Group photo of the Terrace city counsil

Human rights complaint filed against City of Terrace, mayor, councillor

Terrace Standard, Local Journalism Initiative Reporter

Former Terrace Councillor Jessica McCallum-Miller has filed a human rights complaint against the city, mayor and a council member, nearly a year after resigning from her position citing systemic racism.

McCallum-Miller and her lawyer Barbara Findlay filed the complaint on Jan. 24 with the B.C. Human Rights Tribunal – a specialized court that handles cases concerning discrimination and harassment based on sex, race etc.

Speaking with Black Press Media about her complaint against Terrace Mayor Carol Leclerc and Coun. James Cordeiro, McCallum-Miller said she had to make one of the hardest decisions of her life.

“It has taken me almost an entire year to weigh this decision,” she said, adding, “I’m still incredibly hurt by what took place.”

The complaint falls within the tribunal’s time frame requirements to file a grievance within a year of the incident.

In doing so, McCallum-Miller said she is hoping for a resolution through a process of mediation, where wrongdoings are recognized and that First Nations of northwest are respected moving forward.

McCallum-Miller was unable to provide a copy of the complaint at the time of publishing this article.

In a Jan. 31 Facebook post, McCallum-Miller uploaded a personal statement to clarify her action and said it was an attempt to seek justice and personal healing.

In the statement, she also called on local governments across the province to undertake localized Indigenous cultural awareness training to better work with local First Nations and commit to advocating the recommendations of the Truth and Reconciliation Commission.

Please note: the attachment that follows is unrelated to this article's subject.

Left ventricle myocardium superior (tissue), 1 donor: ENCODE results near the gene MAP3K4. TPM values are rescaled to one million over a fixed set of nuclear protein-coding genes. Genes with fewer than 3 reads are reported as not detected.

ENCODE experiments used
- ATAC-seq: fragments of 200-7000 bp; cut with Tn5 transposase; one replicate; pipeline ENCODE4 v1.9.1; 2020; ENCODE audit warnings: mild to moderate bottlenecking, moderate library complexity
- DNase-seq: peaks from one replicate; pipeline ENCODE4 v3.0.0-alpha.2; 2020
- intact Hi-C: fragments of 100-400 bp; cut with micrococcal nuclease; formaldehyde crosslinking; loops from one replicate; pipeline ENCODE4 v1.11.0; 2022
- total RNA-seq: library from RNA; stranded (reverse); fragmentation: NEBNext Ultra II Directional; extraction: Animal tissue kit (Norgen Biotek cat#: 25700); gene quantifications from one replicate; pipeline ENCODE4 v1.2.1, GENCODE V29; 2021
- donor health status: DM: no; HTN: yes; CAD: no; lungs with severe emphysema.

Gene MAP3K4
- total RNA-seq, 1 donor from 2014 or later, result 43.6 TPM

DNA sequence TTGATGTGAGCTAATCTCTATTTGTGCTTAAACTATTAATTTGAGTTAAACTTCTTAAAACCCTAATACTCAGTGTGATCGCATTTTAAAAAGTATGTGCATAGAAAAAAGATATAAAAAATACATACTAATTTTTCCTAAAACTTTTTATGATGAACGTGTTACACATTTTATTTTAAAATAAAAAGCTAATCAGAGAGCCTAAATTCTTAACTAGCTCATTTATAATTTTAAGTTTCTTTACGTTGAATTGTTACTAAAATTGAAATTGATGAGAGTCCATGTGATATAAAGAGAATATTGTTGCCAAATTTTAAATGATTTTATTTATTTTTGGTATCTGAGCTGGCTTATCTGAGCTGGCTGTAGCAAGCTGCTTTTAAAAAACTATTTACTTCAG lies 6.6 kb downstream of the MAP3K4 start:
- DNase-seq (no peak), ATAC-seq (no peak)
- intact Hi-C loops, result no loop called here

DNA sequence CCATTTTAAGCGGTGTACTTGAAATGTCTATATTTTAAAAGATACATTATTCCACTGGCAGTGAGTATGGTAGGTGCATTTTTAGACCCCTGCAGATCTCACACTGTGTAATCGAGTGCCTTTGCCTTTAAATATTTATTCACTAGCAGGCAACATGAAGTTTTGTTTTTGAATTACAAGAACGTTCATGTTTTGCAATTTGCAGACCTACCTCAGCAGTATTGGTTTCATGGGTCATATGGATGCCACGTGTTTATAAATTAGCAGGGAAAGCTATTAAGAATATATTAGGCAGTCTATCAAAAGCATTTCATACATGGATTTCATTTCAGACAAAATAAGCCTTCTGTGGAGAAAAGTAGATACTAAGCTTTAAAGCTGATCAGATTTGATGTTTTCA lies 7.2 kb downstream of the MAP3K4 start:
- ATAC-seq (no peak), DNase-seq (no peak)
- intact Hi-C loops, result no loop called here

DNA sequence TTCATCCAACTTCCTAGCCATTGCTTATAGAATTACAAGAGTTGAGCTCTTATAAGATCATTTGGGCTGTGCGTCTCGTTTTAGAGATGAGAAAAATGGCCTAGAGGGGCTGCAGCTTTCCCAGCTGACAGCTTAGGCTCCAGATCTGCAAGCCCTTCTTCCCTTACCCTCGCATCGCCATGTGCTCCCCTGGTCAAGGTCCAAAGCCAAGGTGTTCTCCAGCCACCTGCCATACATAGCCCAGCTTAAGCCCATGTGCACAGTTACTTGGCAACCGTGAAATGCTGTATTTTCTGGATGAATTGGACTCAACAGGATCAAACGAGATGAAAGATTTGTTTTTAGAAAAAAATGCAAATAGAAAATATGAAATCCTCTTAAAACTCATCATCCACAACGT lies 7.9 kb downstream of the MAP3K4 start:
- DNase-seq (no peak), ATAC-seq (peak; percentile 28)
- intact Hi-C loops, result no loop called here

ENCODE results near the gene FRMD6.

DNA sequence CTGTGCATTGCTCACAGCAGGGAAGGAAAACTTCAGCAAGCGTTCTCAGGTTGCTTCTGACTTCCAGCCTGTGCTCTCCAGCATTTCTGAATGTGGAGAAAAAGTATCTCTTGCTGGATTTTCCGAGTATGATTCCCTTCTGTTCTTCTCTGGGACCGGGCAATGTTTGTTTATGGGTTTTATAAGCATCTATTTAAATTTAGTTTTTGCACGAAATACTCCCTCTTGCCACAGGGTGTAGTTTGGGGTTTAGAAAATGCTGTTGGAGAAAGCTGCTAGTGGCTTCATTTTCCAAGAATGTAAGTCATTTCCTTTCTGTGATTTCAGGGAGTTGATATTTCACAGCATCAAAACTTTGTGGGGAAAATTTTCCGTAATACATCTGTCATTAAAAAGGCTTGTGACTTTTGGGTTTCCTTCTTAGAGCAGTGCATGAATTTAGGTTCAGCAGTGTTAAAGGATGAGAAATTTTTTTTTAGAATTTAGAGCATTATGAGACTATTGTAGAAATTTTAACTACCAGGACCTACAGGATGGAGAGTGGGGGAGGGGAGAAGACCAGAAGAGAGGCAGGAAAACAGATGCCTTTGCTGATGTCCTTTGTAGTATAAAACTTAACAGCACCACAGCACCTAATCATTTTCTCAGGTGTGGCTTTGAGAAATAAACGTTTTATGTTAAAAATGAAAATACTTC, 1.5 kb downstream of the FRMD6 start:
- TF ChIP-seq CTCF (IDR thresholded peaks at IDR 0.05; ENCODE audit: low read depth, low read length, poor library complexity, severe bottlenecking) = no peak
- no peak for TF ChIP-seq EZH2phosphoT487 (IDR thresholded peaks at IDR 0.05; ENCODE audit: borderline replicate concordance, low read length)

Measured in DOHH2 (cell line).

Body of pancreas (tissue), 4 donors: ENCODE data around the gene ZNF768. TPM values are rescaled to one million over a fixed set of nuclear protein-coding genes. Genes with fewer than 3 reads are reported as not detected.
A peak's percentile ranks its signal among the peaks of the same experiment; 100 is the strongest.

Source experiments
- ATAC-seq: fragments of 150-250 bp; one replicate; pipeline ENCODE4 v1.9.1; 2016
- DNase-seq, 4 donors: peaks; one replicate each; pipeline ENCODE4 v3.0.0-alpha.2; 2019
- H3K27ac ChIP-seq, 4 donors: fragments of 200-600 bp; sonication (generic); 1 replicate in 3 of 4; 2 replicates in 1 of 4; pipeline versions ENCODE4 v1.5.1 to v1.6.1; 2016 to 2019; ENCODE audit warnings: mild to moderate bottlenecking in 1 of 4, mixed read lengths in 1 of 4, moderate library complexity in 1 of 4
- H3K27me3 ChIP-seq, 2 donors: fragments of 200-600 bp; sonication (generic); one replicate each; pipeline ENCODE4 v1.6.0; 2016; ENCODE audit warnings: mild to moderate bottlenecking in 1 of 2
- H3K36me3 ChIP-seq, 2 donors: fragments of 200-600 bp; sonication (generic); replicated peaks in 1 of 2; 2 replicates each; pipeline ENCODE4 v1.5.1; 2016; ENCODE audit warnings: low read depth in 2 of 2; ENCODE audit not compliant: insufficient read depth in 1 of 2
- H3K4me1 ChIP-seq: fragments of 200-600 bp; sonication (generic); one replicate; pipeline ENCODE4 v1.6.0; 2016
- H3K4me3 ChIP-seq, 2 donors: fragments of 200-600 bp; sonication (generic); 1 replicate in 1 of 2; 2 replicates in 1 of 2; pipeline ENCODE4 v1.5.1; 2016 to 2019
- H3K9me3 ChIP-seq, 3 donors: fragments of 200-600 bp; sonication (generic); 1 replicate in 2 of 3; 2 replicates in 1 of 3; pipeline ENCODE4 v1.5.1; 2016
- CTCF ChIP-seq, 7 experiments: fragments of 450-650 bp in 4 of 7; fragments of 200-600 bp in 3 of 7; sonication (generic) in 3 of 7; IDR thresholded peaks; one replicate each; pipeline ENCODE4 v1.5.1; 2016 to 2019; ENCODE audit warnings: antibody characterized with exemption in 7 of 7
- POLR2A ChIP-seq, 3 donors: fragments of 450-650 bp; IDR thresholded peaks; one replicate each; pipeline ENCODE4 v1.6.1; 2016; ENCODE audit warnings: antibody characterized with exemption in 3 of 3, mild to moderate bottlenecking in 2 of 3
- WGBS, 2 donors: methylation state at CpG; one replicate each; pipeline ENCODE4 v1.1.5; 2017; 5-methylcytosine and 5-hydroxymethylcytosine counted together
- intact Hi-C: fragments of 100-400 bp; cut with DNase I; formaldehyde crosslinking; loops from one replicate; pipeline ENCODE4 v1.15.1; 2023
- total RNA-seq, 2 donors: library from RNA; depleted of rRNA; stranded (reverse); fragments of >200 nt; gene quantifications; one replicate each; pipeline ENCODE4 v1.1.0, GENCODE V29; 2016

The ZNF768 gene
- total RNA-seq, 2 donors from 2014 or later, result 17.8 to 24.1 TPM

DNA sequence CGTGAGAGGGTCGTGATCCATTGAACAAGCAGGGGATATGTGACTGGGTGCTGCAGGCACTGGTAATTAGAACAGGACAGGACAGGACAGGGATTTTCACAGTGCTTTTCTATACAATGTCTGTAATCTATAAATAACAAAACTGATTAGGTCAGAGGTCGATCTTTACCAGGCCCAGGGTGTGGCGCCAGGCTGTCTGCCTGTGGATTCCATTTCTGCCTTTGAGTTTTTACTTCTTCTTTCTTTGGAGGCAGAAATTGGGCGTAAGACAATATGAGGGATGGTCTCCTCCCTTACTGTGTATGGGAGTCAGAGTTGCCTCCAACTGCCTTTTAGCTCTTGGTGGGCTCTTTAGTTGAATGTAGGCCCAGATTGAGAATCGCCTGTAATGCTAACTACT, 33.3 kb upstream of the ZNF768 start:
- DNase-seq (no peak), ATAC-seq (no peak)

In the same statement, she also listed the events that led to her resignation last year.

McCallum-Miller, who joined the City of Terrace as its youngest serving and first Indigenous councillor in 2018, said she witnessed “racial joking” and “harmful words ” shared by Cordeiro against Tsimshian peoples and the Kitsumkalum First Nation.

“This behaviour was not corrected by Mayor Carol Leclerc and therefore created a very toxic environment in the workplace. This behaviour was also witnessed by other members of council and no other member stated that this behaviour was inappropriate.”

McCallum-Miller also cited two other instances that led to her departure from the council, one of which stemmed from her call for a localized cultural awareness training for staff, and second from a February 2020 media interview she gave expressing her personal views about LNG Canada’s “man camps” affecting women’s safety in the area. Following this, she was asked by Cordeiro to issue a public apology for making a personal statement from the city’s council chambers.

The allegations of racism still remain uninvestigated after the Office of the Ombudperson denied the city’s request to probe into the matter last year.

Mayor Carol Leclerc was not aware of McCallum-Miller’s human rights complaint when Black Press Media reached out to her. Leclerc said they had not received any such notice.

When asked, Cordeiro also said he had not been notified of any formal complaints yet and declined to comment on the situation, if it were indeed now a legal issue.

However he did say that he had no interest in defending himself against McCallum-Miller’s actions and responded to the allegations of racism saying, “She is entitled to her opinion and feelings.”

“I hope that she’s able to work things out and I wish her success,” said Cordeiro.

Top photo credit: Jessica McCallum-Miller, extreme left, with the mayor and council during a meeting on Nov.5, 2018. McCallum-Miller has filed a Human Rights complaint against the city and council members, a year after she resigned citing systemic racism. (Black Press file photo)

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